The tower of time and motion

by Jonathan Speelman
8/16/2020 – This is a two-part piece by star columnist Jon Speelman. First, inspired by a beautiful victory by Ian Nepomniachtchi, he looks at games which include the remarkable ...Bb1 manoeuvre (by Black). Then, he demonstrates the solution to a fantastic problem created by François Labelle: to construct a game ending in 7.Rc7 mate with the black king on d7!

ChessBase 17 - Mega package - Edition 2024 ChessBase 17 - Mega package - Edition 2024

It is the program of choice for anyone who loves the game and wants to know more about it. Start your personal success story with ChessBase and enjoy the game even more.


Parking the prelate

When a football manager comments that the opponents “parked the bus” in front of their goal, there is presumably some implied unease at their desecration of the beautiful game, but an acknowledgement of the enemy’s strategic plan to rely on defence and hope to counterattack.

Today, on the chessboard, I’m looking not at a strategic but a tactical thrust which in honour of the (slightly whingy) maestri I’m dubbing “Parking the prelate”.

This came to mind following a rather beautiful victory by Ian Nepomniachtchi against Vladislav Artemiev in one of the internet tournaments a couple of months ago:


This reminded me of an old game by Misha Tal, though when I looked it up and consulted my learned silicon friend it turns out that ...Bb1! while a good move should only have been enough to draw:


I decided to  look for more instances of Bb1 v Ra1 and went through MegaBase, though the method I used — putting a board with WRa1 BBb1 — in the search mask didn’t differentiate between Bb1 and Bxb1. As a result I got a very large number of games, and so refined the search by putting a minimum rating in. Most were dross with the bishop capturing a knight in the opening or some with a black pawn already on a2 (which makes Bb1 totally unsurprising), but I did find a few more interesting ones:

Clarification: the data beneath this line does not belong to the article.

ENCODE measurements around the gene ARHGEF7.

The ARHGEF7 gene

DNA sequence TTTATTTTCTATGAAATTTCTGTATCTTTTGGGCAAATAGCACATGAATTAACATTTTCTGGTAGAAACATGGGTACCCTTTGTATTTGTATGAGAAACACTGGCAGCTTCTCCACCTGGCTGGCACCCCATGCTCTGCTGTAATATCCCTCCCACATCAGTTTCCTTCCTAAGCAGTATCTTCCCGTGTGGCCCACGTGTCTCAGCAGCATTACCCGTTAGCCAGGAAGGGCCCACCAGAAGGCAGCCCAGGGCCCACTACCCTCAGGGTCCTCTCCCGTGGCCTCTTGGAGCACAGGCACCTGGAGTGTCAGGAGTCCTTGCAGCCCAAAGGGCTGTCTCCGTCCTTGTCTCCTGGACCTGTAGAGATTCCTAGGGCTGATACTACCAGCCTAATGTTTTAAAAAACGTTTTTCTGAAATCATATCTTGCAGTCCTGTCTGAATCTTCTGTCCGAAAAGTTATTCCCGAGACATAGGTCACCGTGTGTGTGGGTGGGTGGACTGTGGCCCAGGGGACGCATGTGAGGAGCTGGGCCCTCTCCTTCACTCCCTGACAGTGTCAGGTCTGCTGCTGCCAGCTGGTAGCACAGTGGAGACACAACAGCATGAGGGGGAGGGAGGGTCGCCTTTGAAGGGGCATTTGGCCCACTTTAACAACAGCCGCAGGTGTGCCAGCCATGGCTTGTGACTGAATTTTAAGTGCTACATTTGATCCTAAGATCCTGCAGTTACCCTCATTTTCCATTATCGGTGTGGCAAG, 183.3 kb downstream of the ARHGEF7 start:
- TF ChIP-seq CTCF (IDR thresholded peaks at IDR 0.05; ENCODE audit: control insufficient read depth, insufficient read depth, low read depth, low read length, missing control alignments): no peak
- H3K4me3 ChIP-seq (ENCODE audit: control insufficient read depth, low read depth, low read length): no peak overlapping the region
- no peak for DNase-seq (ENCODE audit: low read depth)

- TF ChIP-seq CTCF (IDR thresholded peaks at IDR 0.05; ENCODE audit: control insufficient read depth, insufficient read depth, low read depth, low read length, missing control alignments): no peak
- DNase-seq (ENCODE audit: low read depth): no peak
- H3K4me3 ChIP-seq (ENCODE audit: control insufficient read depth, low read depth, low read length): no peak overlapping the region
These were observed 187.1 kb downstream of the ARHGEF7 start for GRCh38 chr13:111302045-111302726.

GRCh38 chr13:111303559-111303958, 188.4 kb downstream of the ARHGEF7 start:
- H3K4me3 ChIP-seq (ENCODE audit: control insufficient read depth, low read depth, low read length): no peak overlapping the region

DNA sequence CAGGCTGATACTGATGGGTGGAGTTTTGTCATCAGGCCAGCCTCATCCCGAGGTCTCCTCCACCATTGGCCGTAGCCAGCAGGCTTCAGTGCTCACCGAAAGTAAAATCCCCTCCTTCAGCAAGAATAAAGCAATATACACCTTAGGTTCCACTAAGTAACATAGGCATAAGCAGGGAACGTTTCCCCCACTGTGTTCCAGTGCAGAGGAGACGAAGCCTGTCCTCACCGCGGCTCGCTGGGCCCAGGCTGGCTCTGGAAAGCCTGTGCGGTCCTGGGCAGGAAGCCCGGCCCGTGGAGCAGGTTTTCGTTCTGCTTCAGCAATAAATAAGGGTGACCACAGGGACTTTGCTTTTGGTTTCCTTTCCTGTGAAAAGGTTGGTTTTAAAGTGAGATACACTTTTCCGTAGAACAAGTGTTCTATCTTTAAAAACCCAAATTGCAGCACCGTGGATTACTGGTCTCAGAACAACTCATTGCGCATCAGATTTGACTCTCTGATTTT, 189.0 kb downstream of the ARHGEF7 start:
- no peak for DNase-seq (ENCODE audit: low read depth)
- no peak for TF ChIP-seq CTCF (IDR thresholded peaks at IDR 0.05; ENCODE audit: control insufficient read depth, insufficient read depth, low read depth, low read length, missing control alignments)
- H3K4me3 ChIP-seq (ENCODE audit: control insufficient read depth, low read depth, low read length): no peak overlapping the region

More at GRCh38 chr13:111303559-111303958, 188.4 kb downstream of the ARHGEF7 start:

Select an entry from the list to switch between games

The tower of time and motion

A fortnight ago I presented a fantastic problem here, which was discovered by the French-Canadian computer scientist François Labelle from the output of his program. It is to construct a game ending in 7.Rc7 mate with the black king on d7.

Stuart RachelsThe problem was passed on to me by American IM Stuart Rachels, who said that it was stellar, and of course I was unable to resist starting work on it.  It was nearly a week before I finally succeeded, and I’m delighted to have been able to publish it with the solution here for the first time.

I know that this is a minority interest, and indeed just a single reader got in touch with me about it: Edwin Wong, who solved it after I sent him a couple of opaque hints — many congratulations to him!

What I would like to do is to introduce the genre to a wider audience, and I hope to enthuse you. Although the stipulation has nothing to do with playing chess as such, it does demand a very high degree of optimization of the pieces — well beyond  what normally occurs in a real game, albeit with a completely different aim. So I thought I’d explain how I went about it.